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RuPaul’s Drag Race Recap Season 10, Episode 9, “Breastworld”

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RuPaul’s Drag Race Recap: Season 10, Episode 9, “Breastworld”

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The loss of The Vixen last week arguably robbed season 10 of RuPaul's Drag Race of its one undeniable narrative thrust, forcing the show's cast to go from loudly debating the most outspoken queen of the pack to quietly tiptoeing around the doggedly silent elephant in the room. Though The Vixen's elimination restored oxygen to the workroom, “Breastworld” sees most of the remaining hunties, well, hunting for ways to kick-start their own storylines, especially as the competition has rounded the clubhouse turn.

And despite her mildly surprising win last week, no one is in more need of a boost than taciturn Kameron Michaels. Perhaps already sensing that this week's episode would turn into a referendum on Kameron's ability to go as far as similarly snoozy thirst trap Pearl did three years ago, and figuring now would be a good time to establish a visual motif to accompany the show's pivot toward the muscle queen, RuPaul brings out an army of underwear models for the “give 'em what they want” mini-challenge. It's the board game Concentration, Slutty Underwear Edition. (Countdown to gay-blog clickbait articles pointing out which of them have done porn starts in three…two…)

It's always diabolic fun to see RuPaul forcing the sex-starved queens to test their memory with 16 packages and 36 engorged pecs staring them in the face, and as always, the show's editors give this mini-challenge a little more time than usual. Aquaria, the youngest of the remaining queens, is also the quickest. She matches up the matching pairs of fundies in the least amount of time, though Asia O'Hara makes it pretty clear that she'll cut her losses if it means spending more time absorbing all the eye candy.

Aquaria's win gives her the right to put everyone's fate in her hands by casting them in the roles they'll play in “Breastworld,” Ru's proudly adolescent parody of HBO's Westworld. Aquaria, in this week's pre-credits sequence, worked the other remaining five queen's last good nerves by admitting that she's rooting for them to all lose so she can take the crown, uttered moments after The Vixen's exit and right when everyone likely felt a glimmer of hope for genuine sisterhood. And so it goes that Aquaria attempts some damage control by letting everyone tell her which parts they want. Of course, without being allowed the benefit of a table read, they're all basically grasping around in the dark in hopes of landing the juiciest part. Making things even worse for herself, Aquaria lets everyone pick their parts before she assigns herself, ensuring she'll end up with the least worthwhile role, at least on paper.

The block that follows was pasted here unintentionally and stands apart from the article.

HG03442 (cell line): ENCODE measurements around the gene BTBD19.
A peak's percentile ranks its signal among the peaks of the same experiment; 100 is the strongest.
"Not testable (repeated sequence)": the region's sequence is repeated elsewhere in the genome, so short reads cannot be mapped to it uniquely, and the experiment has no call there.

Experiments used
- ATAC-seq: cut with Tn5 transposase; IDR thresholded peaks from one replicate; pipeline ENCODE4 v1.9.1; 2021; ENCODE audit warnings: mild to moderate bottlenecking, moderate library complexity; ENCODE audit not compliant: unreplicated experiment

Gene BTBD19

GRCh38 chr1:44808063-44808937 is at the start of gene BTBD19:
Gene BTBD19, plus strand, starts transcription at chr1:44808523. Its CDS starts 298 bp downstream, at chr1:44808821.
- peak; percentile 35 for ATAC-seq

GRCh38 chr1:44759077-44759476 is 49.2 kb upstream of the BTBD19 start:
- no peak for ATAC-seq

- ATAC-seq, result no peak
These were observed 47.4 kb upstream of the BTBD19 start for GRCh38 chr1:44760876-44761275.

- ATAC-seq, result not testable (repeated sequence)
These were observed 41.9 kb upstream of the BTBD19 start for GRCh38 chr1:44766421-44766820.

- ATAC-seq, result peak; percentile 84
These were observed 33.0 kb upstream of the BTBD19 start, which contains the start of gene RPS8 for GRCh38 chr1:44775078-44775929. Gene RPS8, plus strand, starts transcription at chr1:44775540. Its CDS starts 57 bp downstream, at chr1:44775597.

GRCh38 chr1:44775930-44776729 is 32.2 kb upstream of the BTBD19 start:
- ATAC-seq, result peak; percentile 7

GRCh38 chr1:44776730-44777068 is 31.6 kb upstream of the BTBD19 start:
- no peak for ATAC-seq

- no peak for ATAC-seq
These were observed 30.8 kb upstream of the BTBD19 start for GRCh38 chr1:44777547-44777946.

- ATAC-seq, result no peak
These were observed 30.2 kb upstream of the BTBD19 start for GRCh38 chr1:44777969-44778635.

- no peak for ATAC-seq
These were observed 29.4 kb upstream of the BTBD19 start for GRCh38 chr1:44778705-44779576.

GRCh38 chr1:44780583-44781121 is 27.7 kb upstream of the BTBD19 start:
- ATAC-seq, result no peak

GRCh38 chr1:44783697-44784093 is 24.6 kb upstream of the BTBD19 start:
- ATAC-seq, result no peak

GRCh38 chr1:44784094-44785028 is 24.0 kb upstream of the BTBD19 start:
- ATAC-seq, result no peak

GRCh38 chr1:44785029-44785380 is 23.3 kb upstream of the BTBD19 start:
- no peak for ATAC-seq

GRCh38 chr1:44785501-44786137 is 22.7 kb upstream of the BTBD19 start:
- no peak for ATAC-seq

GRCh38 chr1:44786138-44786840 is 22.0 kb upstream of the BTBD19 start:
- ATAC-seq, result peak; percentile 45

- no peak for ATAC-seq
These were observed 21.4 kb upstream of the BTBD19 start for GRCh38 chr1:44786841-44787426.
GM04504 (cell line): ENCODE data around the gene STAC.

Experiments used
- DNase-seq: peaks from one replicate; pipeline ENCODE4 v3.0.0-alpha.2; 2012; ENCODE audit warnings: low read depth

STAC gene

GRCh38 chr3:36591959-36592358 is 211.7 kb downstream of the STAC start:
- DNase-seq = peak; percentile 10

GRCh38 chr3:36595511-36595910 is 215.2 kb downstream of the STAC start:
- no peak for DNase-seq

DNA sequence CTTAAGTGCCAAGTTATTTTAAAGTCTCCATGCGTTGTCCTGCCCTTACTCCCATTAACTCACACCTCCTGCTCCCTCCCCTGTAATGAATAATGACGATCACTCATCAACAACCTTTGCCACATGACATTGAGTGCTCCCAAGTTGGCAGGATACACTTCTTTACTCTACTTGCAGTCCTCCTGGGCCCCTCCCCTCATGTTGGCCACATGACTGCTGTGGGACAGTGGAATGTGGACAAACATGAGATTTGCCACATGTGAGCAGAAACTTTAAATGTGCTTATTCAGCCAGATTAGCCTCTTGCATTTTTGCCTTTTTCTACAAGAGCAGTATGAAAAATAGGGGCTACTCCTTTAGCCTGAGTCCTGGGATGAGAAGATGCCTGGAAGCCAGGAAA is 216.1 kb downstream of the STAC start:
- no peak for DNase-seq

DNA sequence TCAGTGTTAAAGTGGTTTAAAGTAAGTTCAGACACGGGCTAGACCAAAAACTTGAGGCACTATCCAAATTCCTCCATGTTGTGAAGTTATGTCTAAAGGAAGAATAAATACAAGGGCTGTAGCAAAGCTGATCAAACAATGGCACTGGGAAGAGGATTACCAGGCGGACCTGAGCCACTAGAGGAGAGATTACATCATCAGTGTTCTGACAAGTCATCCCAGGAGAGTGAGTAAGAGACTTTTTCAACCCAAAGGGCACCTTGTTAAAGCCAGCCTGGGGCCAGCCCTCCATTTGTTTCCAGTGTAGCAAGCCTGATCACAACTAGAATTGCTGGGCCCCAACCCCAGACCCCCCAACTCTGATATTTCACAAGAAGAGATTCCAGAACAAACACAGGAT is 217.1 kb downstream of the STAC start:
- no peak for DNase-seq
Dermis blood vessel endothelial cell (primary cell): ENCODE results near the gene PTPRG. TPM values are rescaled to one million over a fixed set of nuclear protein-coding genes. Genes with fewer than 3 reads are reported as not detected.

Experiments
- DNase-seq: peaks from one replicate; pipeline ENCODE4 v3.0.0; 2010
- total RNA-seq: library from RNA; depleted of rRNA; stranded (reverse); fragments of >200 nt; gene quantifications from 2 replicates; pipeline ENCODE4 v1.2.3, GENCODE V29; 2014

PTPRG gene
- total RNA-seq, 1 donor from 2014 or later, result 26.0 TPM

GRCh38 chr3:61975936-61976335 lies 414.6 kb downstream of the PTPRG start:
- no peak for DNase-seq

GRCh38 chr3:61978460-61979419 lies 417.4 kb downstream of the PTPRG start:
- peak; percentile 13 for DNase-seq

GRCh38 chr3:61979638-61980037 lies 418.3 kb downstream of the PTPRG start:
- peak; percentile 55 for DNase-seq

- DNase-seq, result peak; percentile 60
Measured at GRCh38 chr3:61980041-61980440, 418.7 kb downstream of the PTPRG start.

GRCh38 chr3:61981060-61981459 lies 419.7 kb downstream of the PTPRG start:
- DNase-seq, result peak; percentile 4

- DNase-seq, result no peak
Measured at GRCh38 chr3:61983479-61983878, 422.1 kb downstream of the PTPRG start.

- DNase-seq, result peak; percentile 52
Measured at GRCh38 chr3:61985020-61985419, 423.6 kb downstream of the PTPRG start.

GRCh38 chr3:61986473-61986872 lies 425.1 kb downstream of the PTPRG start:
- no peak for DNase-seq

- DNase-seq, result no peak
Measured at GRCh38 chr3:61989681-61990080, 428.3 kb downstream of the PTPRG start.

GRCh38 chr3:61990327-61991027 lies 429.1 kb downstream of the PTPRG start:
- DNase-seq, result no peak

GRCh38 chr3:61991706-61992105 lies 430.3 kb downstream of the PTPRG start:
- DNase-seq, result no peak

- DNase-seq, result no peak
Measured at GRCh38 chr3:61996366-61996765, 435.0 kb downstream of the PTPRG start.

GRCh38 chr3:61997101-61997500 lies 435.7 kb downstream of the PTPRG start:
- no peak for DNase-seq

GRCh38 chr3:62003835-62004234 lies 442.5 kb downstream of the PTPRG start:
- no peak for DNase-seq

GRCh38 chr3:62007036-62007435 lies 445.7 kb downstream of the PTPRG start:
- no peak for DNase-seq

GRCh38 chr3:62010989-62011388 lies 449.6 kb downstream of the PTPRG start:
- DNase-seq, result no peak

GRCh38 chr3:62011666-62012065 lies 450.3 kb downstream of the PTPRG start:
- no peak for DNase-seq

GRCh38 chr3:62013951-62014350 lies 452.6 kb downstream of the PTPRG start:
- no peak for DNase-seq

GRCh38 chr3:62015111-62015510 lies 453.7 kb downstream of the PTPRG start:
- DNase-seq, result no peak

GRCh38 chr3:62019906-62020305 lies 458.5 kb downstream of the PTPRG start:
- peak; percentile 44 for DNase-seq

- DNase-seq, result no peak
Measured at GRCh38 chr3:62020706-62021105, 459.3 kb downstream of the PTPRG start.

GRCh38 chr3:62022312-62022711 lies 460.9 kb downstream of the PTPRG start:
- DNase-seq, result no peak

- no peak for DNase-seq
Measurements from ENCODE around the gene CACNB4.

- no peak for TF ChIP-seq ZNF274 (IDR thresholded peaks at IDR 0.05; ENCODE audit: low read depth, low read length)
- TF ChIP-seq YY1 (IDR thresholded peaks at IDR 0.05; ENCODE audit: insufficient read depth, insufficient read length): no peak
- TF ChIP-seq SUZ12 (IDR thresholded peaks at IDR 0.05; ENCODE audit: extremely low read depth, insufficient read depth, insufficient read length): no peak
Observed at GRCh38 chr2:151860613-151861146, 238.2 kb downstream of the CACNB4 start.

The episode sees most of the remaining hunties, well, hunting for ways to kick-start their own storylines.

Not that a read-through of the script would've ultimately done much to help the queens pick their roles, as it's an utterly incoherent piece of satire. Kameron and Monét X Change are pleasure-seeking tourists being greeted at a largely cybernetic Hamburger Mary's-branded resort by concierge Miz Cracker. Eureka and Aquaria are Breastworld hospitality staffers, always on the verge of malfunction as they call Bingo and deliver stuffed cocks—as in chickens—to guests. And in the last few minutes of the skit, Asia shows up as “Parah Salin,” a moral crusader and, judging by the spoonerized name, failed vice-presidential candidate. It's the type of script that lives or dies by the level of performances given by the queens and, regrettably, few rise to the challenge, so much so that it's actually a pretty genuine crapshoot which of them will get the win thanks to the vacuum at the top.